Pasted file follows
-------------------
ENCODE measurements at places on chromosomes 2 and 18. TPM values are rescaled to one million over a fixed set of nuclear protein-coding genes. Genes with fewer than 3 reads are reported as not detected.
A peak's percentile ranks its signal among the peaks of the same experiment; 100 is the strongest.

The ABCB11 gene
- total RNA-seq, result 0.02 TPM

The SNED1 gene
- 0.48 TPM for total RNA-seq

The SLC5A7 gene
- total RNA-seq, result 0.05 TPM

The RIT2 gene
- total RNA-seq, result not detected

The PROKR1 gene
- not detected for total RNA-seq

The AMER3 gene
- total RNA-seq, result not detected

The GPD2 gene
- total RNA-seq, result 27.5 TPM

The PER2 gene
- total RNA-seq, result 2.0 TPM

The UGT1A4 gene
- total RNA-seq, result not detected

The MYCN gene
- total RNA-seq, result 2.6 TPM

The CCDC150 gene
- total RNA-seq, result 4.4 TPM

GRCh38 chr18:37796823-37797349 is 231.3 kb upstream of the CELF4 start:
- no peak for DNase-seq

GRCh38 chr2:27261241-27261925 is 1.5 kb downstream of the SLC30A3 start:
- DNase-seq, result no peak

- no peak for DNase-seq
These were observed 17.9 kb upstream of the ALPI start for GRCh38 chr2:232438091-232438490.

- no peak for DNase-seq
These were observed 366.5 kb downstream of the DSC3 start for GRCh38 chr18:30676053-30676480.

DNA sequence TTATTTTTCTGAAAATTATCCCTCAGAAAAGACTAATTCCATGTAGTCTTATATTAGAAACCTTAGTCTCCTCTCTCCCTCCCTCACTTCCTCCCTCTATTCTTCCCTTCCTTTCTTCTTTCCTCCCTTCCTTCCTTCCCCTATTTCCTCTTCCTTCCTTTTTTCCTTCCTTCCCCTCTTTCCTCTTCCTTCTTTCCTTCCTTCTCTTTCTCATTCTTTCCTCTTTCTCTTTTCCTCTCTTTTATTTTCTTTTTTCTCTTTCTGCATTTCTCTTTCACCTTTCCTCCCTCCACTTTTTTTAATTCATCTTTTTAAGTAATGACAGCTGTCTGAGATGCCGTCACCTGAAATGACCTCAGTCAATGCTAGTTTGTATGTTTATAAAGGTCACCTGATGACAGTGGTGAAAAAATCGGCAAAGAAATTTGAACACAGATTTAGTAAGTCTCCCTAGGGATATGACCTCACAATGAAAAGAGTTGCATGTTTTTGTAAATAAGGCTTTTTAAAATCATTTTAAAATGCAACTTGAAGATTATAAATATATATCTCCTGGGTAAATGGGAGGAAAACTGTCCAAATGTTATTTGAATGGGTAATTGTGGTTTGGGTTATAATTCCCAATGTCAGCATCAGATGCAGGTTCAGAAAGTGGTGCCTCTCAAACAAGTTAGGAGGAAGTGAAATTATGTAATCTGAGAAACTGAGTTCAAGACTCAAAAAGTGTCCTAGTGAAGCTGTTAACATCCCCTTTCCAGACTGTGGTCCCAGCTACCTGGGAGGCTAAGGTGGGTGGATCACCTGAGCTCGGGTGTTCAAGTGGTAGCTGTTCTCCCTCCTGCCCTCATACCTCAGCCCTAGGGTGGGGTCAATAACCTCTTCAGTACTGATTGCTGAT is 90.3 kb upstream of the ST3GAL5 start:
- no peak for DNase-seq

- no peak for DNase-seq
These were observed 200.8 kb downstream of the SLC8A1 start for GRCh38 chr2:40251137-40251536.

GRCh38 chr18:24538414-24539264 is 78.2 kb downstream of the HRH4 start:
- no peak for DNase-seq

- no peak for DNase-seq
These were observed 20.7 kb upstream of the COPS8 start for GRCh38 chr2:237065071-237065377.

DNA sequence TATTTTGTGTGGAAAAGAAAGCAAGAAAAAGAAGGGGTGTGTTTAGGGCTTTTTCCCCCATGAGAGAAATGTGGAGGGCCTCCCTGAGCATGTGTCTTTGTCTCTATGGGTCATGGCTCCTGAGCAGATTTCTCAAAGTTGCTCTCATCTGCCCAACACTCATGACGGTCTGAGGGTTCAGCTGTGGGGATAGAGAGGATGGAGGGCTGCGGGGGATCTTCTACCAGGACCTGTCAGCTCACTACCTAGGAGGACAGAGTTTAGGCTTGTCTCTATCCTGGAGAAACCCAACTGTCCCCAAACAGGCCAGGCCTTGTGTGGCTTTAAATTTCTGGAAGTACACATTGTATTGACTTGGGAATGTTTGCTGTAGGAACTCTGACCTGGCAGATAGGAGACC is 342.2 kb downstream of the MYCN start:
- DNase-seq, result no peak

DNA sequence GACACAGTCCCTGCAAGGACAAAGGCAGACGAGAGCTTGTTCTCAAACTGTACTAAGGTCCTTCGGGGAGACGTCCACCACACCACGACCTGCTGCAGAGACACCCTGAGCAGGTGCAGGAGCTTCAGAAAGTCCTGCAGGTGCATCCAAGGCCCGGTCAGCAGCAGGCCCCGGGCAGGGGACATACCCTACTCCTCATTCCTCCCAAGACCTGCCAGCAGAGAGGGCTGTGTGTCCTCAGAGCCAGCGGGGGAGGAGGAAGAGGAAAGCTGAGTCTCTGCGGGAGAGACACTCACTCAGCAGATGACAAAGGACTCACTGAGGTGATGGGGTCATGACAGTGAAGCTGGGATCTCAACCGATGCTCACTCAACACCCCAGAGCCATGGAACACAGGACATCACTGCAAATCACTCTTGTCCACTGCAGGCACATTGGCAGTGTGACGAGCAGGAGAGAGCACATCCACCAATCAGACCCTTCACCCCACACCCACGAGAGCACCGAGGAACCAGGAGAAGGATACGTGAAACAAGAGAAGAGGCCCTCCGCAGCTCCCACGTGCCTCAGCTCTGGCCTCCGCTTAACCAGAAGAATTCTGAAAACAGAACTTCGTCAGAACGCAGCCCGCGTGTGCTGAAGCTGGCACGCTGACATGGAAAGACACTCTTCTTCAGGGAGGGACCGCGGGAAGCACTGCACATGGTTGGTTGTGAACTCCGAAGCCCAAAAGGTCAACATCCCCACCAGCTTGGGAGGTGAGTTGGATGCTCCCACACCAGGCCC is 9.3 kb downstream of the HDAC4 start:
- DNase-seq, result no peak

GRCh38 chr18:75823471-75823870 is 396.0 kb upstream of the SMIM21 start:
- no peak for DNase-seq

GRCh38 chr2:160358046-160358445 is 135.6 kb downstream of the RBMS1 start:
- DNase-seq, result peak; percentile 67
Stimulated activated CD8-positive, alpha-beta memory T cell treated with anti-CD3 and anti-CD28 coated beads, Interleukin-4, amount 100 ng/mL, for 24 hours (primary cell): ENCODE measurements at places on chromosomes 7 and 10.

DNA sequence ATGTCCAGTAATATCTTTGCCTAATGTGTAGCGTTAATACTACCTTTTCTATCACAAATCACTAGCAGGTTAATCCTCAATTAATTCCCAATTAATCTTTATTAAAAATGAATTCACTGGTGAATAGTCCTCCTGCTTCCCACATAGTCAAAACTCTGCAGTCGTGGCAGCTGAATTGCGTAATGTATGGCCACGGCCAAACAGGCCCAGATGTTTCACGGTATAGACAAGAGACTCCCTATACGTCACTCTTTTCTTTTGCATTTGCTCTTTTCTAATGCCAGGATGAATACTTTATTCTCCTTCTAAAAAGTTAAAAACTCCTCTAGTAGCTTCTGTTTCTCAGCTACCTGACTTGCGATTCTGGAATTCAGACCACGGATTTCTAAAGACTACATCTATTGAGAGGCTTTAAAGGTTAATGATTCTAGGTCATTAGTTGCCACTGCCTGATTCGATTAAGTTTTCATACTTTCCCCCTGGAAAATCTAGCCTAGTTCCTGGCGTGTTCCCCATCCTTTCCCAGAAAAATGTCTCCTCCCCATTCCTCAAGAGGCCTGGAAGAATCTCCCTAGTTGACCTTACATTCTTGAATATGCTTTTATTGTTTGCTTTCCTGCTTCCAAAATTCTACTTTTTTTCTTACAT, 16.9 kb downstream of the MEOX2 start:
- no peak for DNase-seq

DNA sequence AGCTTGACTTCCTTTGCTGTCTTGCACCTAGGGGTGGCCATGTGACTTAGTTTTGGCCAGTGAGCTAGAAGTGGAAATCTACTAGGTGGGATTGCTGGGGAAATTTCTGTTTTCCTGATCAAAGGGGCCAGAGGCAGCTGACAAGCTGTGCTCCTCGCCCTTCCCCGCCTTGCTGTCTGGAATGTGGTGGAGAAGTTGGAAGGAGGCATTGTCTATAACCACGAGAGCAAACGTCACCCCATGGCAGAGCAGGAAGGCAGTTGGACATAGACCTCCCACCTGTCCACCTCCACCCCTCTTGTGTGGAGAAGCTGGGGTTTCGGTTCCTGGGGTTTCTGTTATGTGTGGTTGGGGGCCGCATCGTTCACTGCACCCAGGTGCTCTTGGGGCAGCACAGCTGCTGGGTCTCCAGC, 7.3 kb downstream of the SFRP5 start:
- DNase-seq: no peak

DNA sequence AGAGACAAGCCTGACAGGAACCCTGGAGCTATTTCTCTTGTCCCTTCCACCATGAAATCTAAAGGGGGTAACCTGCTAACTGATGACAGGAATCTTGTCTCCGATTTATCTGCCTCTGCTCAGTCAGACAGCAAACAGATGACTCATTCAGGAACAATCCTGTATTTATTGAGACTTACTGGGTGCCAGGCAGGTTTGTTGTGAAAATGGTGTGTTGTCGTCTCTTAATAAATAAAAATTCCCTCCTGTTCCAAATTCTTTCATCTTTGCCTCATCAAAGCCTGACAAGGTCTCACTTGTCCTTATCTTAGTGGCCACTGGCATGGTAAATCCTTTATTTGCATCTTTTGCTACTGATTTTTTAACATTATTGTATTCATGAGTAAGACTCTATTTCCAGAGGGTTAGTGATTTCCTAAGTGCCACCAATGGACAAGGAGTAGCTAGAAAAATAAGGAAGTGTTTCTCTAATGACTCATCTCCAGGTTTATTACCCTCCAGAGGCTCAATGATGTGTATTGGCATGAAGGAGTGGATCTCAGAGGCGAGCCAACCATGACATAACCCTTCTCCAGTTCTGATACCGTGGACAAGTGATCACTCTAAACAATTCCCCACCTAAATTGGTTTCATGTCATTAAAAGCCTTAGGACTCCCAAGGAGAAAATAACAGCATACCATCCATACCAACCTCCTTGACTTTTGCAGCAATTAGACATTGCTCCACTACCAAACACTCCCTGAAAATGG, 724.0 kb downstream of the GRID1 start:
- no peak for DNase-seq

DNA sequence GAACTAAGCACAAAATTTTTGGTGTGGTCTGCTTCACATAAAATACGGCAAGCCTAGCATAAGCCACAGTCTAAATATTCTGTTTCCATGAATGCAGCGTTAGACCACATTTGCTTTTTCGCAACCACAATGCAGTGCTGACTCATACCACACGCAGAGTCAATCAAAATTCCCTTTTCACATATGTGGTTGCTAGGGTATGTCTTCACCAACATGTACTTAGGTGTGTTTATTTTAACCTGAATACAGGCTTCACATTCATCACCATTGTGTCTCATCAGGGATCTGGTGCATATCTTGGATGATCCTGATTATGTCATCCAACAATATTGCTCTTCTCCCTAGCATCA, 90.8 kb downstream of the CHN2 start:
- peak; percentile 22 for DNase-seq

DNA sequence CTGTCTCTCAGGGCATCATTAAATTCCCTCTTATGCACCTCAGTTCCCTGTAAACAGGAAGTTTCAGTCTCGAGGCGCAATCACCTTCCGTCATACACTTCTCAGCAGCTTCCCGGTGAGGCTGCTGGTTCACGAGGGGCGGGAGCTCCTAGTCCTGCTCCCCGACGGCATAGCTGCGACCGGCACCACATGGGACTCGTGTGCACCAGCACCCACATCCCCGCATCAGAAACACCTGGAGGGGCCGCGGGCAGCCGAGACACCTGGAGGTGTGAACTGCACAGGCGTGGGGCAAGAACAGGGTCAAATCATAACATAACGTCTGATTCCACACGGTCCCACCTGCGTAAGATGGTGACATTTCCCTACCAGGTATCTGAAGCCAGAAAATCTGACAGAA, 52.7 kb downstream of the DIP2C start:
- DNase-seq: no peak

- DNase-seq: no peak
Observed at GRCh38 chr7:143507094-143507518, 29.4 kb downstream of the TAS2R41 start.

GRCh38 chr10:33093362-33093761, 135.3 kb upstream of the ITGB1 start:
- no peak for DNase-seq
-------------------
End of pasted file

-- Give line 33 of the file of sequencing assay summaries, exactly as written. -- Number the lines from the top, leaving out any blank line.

DNA sequence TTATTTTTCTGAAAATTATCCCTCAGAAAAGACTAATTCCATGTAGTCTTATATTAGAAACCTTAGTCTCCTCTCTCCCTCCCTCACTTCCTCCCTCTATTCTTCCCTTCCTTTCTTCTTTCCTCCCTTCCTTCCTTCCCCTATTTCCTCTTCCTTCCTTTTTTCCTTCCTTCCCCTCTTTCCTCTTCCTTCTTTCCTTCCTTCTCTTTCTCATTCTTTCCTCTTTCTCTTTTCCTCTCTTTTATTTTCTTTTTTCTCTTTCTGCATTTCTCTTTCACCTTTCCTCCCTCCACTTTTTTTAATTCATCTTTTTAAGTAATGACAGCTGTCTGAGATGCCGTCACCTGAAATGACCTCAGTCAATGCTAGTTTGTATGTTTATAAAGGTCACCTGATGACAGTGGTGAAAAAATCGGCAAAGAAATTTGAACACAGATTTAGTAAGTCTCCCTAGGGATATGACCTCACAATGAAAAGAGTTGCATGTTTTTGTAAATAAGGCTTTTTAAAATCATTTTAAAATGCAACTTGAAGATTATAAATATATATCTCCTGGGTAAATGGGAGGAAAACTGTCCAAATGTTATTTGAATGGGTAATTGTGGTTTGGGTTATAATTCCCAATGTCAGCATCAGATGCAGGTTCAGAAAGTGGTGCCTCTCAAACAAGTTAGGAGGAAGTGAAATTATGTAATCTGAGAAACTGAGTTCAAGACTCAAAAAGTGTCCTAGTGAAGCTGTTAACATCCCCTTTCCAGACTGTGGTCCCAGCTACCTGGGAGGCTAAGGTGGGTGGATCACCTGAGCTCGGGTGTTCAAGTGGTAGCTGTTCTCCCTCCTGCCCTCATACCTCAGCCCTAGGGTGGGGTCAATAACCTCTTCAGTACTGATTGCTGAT is 90.3 kb upstream of the ST3GAL5 start: